Health care in Southern Nevada continues to make strides.
The latest is among the most far-reaching: Roseman University of Health Sciences is responding to a pressing need by developing a doctor of medicine degree program.
Roseman, which was established in 1999 as a pharmacy school but expanded into academic programs in dentistry,
nursing and business administration, launched its College of Medicine in 2013 and recently received an accreditation visit for its doctor of medicine program. If everything goes as hoped, the institution will receive its accreditation in June and stay on course to enroll its first class of M.D. students in the fall of 2017. That’s the same target date set by UNLV’s new School of Medicine, which was established with $27 million in state funding approved by lawmakers in June 2015.
As with UNLV, Roseman’s goal is to help reduce a statewide physician shortage in practically every discipline.
“In comparison to the national average of number of physicians per 100,000 population, in Clark County we need over 2,000 physicians just to be average,” said Dr. Mark Penn, founding dean of the Roseman College of Medicine and chancellor of the university’s Summerlin campus. “Our College of Medicine will help meet this need.”
Penn said Roseman would take steps before, during and after the medical school opens, developing “pipeline programs before students are admitted to medical school, creating a medical school curriculum that is embedded in our neighborhoods, and helping our hospitals develop more opportunities for graduate medical education.”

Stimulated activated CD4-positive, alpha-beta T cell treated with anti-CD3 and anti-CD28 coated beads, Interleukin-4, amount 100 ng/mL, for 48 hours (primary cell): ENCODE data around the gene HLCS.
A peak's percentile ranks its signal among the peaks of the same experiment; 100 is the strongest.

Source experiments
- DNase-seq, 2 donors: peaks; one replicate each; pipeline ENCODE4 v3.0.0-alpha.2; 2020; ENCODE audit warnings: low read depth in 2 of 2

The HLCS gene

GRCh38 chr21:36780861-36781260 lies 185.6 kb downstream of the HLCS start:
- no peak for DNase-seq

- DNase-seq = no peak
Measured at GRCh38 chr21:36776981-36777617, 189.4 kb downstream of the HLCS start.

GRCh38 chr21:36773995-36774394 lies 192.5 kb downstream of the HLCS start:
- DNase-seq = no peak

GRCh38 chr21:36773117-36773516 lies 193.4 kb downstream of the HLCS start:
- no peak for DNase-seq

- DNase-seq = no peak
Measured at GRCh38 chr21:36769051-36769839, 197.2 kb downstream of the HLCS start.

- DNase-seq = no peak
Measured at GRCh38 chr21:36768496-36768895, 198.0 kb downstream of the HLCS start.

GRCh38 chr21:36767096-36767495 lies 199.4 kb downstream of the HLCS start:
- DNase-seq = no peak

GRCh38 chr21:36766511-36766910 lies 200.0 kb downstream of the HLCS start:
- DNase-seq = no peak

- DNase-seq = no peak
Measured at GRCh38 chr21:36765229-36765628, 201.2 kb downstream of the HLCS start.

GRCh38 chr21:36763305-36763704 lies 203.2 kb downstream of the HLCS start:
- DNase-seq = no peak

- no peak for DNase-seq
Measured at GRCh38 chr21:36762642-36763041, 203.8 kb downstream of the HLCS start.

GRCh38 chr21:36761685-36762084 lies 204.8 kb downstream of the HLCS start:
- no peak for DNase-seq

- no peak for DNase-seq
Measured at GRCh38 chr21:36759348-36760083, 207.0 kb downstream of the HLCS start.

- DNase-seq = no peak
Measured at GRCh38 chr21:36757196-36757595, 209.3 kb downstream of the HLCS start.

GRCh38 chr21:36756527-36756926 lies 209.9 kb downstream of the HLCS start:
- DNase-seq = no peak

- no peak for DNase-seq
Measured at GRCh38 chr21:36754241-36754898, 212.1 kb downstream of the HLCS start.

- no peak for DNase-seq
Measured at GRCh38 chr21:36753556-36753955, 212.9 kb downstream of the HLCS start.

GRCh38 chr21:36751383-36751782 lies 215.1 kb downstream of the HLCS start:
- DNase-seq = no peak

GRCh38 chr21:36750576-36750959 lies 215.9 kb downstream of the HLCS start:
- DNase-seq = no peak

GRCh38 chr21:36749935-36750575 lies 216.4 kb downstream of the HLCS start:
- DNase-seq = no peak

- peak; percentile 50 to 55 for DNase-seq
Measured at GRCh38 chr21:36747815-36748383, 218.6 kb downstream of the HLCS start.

Doctors tend not to move far from the state in which they did their training, Penn said. To him and his colleagues, increasing the number of physicians through the medical schools is important, but so is developing residency programs.
Renee Coffman, president and co-founder of Roseman, said the curriculum was crafted with input from the community to “produce the doctors that best meet the unique needs of Southern Nevada.”
It’s an approach Roseman has taken since its establishment, when it was called the Nevada College of Pharmacy.
“In the 1990s, like many areas of health care, Nevada was suffering from a severe shortage of pharmacists,” Coffman said. “At the time, Nevada had no pharmacy school.”
Since enrolling its first class of doctor of pharmacy students in 2001, Coffman said, the university “has listened to the needs of the community, including our partners in health care, and developed new programs to fill those needs.”
An example is the establishment of its College of Nursing in 2006.
Roseman created an 18-month bachelor of science in nursing degree program and a 16-month accelerated bachelor of science in nursing program. The accelerated program features a hybrid on-site/online structure designed to accommodate people wishing to make a career change.
This year, Roseman added a nine-month program for registered nurses to receive a bachelor of science degree in nursing and a special program for veterans returning from military duty, Coffman said.
The Veteran’s BSN program is supported by a $1 million federal grant and provides support and services to veterans wishing to pursue nursing careers. Together, these programs are graduating nurses ready to be employed at area hospitals.